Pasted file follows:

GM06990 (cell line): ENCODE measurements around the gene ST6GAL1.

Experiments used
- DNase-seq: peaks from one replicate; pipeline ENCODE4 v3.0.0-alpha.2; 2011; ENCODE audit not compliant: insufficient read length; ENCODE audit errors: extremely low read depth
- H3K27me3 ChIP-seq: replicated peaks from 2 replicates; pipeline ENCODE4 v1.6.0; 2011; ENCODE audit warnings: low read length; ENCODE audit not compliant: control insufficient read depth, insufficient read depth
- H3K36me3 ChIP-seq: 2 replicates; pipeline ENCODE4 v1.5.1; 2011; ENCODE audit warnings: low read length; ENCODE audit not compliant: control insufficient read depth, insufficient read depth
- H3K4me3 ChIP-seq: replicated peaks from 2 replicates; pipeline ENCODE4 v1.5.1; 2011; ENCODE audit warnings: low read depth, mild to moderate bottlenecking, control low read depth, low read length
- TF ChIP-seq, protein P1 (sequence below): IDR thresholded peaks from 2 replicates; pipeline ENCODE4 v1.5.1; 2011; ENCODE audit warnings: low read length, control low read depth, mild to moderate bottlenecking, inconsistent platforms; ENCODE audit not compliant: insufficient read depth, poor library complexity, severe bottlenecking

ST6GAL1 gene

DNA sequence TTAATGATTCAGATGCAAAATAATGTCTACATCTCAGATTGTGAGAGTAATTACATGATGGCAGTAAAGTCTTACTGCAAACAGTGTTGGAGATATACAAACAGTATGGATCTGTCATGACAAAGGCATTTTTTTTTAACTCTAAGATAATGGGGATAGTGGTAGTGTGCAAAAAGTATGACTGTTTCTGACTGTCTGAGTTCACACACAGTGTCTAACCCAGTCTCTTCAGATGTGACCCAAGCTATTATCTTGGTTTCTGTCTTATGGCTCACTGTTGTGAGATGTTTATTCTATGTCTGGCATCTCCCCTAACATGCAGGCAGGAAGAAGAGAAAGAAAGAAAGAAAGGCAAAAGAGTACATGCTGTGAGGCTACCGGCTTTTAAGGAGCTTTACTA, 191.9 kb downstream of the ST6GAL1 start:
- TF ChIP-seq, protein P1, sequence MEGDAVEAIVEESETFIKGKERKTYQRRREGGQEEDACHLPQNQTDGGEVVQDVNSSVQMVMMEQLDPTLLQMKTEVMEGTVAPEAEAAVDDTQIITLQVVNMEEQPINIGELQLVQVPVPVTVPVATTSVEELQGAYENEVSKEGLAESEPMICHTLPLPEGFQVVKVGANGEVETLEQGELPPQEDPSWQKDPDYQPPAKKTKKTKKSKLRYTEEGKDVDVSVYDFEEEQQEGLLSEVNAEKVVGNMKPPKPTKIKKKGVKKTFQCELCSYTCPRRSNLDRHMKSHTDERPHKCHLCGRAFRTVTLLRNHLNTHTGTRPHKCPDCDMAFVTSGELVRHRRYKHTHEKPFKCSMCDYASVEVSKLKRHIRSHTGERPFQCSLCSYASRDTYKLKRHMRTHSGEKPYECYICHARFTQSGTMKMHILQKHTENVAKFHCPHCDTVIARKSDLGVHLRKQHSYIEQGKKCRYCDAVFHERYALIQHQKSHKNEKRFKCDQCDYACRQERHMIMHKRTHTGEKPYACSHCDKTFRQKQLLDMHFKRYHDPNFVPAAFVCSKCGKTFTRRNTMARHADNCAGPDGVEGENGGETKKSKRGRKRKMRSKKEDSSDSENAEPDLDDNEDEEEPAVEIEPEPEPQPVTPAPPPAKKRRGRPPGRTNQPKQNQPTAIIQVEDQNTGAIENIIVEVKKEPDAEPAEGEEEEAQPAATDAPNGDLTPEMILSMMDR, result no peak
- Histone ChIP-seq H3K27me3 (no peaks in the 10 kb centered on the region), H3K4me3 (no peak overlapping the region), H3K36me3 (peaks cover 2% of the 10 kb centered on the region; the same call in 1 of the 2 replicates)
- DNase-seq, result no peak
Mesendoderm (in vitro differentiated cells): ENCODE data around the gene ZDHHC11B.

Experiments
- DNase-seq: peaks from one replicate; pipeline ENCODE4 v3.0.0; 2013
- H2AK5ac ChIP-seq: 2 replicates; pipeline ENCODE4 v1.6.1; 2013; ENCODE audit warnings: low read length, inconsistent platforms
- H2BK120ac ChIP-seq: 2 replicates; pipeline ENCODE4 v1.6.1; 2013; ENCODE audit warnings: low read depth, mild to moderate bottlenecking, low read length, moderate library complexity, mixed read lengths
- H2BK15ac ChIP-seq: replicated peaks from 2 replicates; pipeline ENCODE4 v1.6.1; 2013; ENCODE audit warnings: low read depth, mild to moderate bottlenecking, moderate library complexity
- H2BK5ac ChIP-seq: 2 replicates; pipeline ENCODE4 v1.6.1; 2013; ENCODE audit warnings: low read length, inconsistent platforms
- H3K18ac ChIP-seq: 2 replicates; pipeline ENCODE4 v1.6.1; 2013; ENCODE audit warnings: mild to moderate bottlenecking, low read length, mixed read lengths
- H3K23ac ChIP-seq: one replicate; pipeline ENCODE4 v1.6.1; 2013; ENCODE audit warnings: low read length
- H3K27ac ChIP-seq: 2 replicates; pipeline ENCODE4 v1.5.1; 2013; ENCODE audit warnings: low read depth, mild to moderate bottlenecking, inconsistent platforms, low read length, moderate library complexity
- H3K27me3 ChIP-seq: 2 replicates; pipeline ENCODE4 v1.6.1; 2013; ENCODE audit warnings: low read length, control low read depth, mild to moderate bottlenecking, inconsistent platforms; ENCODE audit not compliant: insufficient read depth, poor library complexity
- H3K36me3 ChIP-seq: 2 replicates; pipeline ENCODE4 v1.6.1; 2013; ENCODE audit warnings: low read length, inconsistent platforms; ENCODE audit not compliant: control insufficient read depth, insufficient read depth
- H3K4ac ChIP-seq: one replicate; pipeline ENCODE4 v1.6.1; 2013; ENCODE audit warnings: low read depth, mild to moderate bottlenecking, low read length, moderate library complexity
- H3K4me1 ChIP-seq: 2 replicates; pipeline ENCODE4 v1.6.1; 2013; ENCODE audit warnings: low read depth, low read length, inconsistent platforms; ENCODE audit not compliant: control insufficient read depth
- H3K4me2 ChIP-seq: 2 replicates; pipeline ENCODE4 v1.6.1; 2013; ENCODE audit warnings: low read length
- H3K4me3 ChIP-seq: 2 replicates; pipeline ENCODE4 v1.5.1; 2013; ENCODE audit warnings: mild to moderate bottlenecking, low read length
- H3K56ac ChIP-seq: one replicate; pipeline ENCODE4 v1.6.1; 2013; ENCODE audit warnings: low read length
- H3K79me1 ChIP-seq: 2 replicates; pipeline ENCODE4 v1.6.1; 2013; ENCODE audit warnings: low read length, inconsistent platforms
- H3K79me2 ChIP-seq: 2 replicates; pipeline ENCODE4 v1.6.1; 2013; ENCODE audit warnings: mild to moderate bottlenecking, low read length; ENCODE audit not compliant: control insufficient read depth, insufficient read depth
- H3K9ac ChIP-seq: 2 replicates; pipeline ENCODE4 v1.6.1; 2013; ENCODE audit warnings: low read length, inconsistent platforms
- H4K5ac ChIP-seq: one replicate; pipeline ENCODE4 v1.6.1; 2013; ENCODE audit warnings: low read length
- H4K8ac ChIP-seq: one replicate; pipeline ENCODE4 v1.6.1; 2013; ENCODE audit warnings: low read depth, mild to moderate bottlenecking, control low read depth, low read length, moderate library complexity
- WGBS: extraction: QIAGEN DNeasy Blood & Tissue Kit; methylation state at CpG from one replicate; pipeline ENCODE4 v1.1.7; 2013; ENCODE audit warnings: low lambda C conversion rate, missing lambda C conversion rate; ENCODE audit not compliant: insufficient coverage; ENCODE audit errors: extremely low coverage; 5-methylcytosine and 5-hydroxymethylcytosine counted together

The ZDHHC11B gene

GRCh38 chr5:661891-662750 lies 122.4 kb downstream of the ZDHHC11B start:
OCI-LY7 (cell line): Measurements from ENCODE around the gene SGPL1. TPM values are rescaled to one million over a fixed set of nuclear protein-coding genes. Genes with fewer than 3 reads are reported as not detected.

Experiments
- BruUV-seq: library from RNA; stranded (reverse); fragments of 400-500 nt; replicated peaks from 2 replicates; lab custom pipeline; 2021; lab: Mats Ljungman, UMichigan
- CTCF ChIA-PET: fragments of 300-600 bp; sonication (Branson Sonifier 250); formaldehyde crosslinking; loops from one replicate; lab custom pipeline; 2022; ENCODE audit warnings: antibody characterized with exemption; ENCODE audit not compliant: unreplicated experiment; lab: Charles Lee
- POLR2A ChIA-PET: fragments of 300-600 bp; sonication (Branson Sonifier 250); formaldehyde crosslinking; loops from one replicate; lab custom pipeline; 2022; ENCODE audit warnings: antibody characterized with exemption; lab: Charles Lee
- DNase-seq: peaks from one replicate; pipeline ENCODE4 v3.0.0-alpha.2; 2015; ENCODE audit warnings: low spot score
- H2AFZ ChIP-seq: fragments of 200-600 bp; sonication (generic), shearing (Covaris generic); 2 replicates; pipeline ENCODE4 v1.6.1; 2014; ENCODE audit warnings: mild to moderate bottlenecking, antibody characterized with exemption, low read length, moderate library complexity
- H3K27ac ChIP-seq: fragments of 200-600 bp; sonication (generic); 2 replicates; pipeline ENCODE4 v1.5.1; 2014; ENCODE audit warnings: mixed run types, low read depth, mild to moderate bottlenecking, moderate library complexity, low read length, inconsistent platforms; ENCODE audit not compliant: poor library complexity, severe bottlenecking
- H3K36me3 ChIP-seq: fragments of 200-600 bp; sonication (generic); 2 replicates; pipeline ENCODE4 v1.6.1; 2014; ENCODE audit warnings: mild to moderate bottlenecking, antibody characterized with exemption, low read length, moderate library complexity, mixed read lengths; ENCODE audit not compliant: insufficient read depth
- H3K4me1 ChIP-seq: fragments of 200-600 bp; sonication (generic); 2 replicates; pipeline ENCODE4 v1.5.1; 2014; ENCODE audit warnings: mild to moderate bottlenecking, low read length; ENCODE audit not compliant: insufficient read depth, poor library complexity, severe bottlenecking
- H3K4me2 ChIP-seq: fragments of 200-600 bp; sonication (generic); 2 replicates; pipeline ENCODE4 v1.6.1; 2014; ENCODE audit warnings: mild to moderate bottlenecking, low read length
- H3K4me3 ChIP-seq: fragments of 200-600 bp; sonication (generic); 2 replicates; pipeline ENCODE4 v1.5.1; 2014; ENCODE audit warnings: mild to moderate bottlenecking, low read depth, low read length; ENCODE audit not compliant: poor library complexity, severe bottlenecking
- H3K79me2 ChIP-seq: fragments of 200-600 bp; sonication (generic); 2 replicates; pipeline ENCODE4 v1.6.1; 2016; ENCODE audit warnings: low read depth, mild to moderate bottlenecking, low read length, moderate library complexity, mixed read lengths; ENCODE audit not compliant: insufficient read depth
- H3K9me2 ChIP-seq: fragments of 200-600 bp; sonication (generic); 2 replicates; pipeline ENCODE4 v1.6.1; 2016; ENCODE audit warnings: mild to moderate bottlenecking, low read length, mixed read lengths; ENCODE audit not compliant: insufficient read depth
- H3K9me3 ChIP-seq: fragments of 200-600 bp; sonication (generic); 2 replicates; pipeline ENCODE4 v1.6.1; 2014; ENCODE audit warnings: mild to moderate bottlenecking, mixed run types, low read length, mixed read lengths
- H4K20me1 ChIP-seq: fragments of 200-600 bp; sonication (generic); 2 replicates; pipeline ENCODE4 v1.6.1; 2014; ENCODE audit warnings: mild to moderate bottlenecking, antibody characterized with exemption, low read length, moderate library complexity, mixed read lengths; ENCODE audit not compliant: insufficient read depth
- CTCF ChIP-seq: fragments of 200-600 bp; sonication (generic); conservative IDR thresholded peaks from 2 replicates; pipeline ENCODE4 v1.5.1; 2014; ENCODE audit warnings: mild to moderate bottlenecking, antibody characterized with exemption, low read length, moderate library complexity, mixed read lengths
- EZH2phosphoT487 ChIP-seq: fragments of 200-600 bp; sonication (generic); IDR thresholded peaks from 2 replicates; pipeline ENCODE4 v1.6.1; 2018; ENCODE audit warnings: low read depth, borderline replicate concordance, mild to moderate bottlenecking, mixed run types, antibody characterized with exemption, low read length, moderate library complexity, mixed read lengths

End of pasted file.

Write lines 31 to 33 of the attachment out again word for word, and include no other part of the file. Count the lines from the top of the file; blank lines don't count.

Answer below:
- H3K79me2 ChIP-seq: 2 replicates; pipeline ENCODE4 v1.6.1; 2013; ENCODE audit warnings: mild to moderate bottlenecking, low read length; ENCODE audit not compliant: control insufficient read depth, insufficient read depth
- H3K9ac ChIP-seq: 2 replicates; pipeline ENCODE4 v1.6.1; 2013; ENCODE audit warnings: low read length, inconsistent platforms
- H4K5ac ChIP-seq: one replicate; pipeline ENCODE4 v1.6.1; 2013; ENCODE audit warnings: low read length